So the amount is OK, what I mainly need is the original message ID, which is the same as this one. So we are currently creating the return file… OK. And, something really important is the transaction ID because it’s on this ID that we are going to match then here to find the original transaction and the transaction request linked with this transaction ID.
And we used the Reason Code FOCR, which means Following Cancellation Request, as you can see here, to say “Ok, this is a response to a cancellation request.
And all this information is the original transaction. Ok, so we are going to process this incoming file, so we are going to process a return file so it’s pacs.004.001.02.xml, so this one. And we are going to process it, here.
Ok so as you can see, all have been processed as well. So what happened – I’ll return to the scheme – we processed the payment return, so now we can see here in the SEPA message the pacs.004 which is the return message.
In the SEPA adapter we always have only one transaction because we make a reference to this transaction, the only things that change are the custom fields, which are changed every time we receive data, a message, for example we have here the payment return information and the Payment Recall information.
So if we take the original transaction request that was forwarded, we can now send a request and see that it’s completed. And, if I go to the transaction, so I can now get the transaction, I can see… this is a refund transaction, so as you can see this is a credit, the original transaction was a debit. And I have the transaction description, which is “Ok, the beneficiary accepts to recall the transaction”.
Ok, so that’s all good and that’s working, as you can see that’s working for the situation so we can get the transaction and also the transaction request. So now, we want the beneficiary bank to send a reject message. So we are going to take all of the first task and we are going to change the amount just to make a difference between the transactions.
Ok, so now I want to send €66 to this counterparty so I send it. Now I want to send a recall. So I need the transaction ID there… ok. And for the same reason. Here we are just going to change the beneficiary response.
Ok, I send the recall, as you can see it’s also forwarded. So if we go in the OBP SEPA adapter, we can process outgoing files and this is going to process two files: the original transaction, which is this one as you can see with €66 amount, and the recall one, because we have processed them at the same moment.
And now, let’s say that the beneficiary bank or the beneficiary don’t want to send the money back. So, for this, the beneficiary bank is going to use a payment Recall Negative Answer message, and the SEPA code for this message is camt.029.001.03, and we are going to fill it with the information of the original message. So the original message ID, and the original transaction ID.
Ok, and we are going to say that this message is coming from the beneficiary. CUST means that the reject is coming from the customer with an additional transaction. So for example, I know I don’t want to send back this money because the original recall was saying I sent the money to a bad account number and, for example, as the reject for the recall description we can say “Ok I don’t want to send the money back”, so I have already completed this.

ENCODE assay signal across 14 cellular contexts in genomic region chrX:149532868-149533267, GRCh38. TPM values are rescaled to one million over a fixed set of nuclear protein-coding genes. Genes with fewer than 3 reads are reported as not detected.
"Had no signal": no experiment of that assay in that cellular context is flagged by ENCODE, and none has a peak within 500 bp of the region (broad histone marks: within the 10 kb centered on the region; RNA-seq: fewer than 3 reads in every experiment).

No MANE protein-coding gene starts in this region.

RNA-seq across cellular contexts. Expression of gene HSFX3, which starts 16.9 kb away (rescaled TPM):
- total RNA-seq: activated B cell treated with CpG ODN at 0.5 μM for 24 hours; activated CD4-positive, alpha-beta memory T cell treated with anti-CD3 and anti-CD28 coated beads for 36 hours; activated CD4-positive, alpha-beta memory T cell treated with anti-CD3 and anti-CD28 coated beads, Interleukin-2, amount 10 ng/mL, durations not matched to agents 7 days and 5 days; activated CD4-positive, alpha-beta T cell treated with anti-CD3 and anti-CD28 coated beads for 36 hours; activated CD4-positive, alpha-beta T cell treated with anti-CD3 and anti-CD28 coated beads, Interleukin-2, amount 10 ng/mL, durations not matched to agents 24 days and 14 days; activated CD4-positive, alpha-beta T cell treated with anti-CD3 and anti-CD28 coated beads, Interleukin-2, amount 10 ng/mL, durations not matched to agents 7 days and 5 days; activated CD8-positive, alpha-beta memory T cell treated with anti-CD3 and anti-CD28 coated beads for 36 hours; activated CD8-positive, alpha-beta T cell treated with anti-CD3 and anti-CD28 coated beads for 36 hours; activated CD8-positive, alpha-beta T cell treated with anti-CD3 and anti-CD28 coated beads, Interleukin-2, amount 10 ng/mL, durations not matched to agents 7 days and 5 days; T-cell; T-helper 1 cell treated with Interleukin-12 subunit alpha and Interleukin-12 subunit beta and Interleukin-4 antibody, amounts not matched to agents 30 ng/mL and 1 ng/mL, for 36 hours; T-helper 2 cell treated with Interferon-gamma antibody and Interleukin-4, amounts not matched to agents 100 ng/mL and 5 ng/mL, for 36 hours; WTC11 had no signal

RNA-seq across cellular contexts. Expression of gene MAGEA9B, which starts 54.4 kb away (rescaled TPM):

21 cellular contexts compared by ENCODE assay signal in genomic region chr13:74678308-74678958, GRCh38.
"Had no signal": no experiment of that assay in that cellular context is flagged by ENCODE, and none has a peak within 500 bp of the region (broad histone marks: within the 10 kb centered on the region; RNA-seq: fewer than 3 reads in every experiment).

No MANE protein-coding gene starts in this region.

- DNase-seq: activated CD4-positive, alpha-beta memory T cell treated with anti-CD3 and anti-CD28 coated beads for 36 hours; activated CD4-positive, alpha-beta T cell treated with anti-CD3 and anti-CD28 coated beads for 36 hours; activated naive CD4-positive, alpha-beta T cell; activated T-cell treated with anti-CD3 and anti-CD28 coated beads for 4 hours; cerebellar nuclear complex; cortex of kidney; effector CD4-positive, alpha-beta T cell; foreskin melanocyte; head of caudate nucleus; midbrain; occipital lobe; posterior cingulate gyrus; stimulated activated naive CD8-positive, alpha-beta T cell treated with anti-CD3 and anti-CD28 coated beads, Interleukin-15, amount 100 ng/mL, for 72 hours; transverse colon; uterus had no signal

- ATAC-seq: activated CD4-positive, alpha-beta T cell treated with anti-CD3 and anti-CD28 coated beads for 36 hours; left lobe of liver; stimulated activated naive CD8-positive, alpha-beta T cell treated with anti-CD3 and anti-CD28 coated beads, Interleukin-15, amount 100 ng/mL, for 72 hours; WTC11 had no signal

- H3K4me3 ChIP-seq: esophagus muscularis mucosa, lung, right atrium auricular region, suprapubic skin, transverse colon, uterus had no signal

So, now we want to integrate this reject file in our SEPA adapter, so we go here in the incoming file Actor and we want to process a camt.029.001.03.xml. Perfect. So, let’s now process this. So this is a reject message, so what just happened is a rejection. So here we have the reject for the transaction request challenge response, and as we can see it now has a rejected status.
So if I take the transaction ID, and on my API I make a request on this transaction request, I can I have all the information, I can see that it’s rejected, I can see my original recall message, I can see that it was a refund for this transaction ID, and I’ve also, in the description, so as I said in the videos before, all the information should be in the next time to be integrated as transaction request attribute.
So we have the original Reason Code and we also have the refund reject Reason Code CUST, which means that this reject is coming from a customer decision, and we have the refund reject additional information. So “No, I don’t want to send you your money back.”
And if we go to the transactions, we should have only 3 transactions, so of course the first one where we sent the original €100 transaction, the second one where we get the €100 transaction refunded, and the last one, which is the second original transaction.
But we don’t have any credit or any refund for this transaction because the transaction request here has been rejected and we have all the information we need to understand why it has been rejected.
So if we go back on the scheme, we are now in this case so we can get the Refund Transaction Request.
I hope all of this demonstration was clear, and I thank you for listening, bye.